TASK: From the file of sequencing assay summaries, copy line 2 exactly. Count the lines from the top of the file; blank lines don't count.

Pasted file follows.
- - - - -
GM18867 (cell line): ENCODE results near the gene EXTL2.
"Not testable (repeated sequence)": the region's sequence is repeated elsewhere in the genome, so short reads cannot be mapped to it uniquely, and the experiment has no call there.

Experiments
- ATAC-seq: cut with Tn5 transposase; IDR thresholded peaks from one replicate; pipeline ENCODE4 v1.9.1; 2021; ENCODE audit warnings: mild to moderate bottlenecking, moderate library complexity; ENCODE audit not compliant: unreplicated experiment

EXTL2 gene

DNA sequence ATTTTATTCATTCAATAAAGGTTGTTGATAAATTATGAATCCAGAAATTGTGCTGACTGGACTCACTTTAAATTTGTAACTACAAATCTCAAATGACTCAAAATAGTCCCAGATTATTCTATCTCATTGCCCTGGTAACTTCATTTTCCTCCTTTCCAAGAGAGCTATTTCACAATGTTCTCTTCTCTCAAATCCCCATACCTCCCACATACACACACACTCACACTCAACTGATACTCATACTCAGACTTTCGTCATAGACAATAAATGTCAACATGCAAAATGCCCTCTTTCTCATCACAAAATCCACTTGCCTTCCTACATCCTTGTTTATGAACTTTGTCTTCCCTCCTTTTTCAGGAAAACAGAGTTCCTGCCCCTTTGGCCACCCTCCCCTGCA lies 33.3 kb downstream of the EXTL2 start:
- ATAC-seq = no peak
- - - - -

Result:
"Not testable (repeated sequence)": the region's sequence is repeated elsewhere in the genome, so short reads cannot be mapped to it uniquely, and the experiment has no call there.